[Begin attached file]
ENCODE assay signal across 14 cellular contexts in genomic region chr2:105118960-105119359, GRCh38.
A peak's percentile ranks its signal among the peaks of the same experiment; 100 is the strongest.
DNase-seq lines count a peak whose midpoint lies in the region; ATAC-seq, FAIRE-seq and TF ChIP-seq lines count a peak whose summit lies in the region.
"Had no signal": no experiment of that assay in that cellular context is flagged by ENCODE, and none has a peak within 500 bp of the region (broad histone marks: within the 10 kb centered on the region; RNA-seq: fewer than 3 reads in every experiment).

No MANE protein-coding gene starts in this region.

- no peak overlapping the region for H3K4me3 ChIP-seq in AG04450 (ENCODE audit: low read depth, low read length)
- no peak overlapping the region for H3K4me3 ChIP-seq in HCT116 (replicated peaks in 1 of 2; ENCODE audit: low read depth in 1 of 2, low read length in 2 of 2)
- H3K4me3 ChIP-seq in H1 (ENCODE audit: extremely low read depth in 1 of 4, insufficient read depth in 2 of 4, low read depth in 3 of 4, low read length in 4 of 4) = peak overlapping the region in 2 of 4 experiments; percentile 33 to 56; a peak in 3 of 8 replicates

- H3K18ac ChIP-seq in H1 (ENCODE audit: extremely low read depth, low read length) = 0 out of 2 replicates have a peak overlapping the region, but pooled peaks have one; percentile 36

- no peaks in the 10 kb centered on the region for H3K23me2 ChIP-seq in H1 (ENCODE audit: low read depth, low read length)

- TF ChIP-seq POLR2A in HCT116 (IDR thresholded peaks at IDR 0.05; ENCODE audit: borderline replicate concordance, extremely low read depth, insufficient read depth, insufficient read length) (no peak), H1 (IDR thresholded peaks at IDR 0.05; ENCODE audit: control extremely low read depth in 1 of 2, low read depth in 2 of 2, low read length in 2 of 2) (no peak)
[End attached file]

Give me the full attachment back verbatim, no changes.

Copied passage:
ENCODE assay signal across 14 cellular contexts in genomic region chr2:105118960-105119359, GRCh38.
A peak's percentile ranks its signal among the peaks of the same experiment; 100 is the strongest.
DNase-seq lines count a peak whose midpoint lies in the region; ATAC-seq, FAIRE-seq and TF ChIP-seq lines count a peak whose summit lies in the region.
"Had no signal": no experiment of that assay in that cellular context is flagged by ENCODE, and none has a peak within 500 bp of the region (broad histone marks: within the 10 kb centered on the region; RNA-seq: fewer than 3 reads in every experiment).

No MANE protein-coding gene starts in this region.

- no peak overlapping the region for H3K4me3 ChIP-seq in AG04450 (ENCODE audit: low read depth, low read length)
- no peak overlapping the region for H3K4me3 ChIP-seq in HCT116 (replicated peaks in 1 of 2; ENCODE audit: low read depth in 1 of 2, low read length in 2 of 2)
- H3K4me3 ChIP-seq in H1 (ENCODE audit: extremely low read depth in 1 of 4, insufficient read depth in 2 of 4, low read depth in 3 of 4, low read length in 4 of 4) = peak overlapping the region in 2 of 4 experiments; percentile 33 to 56; a peak in 3 of 8 replicates

- H3K18ac ChIP-seq in H1 (ENCODE audit: extremely low read depth, low read length) = 0 out of 2 replicates have a peak overlapping the region, but pooled peaks have one; percentile 36

- no peaks in the 10 kb centered on the region for H3K23me2 ChIP-seq in H1 (ENCODE audit: low read depth, low read length)

- TF ChIP-seq POLR2A in HCT116 (IDR thresholded peaks at IDR 0.05; ENCODE audit: borderline replicate concordance, extremely low read depth, insufficient read depth, insufficient read length) (no peak), H1 (IDR thresholded peaks at IDR 0.05; ENCODE audit: control extremely low read depth in 1 of 2, low read depth in 2 of 2, low read length in 2 of 2) (no peak)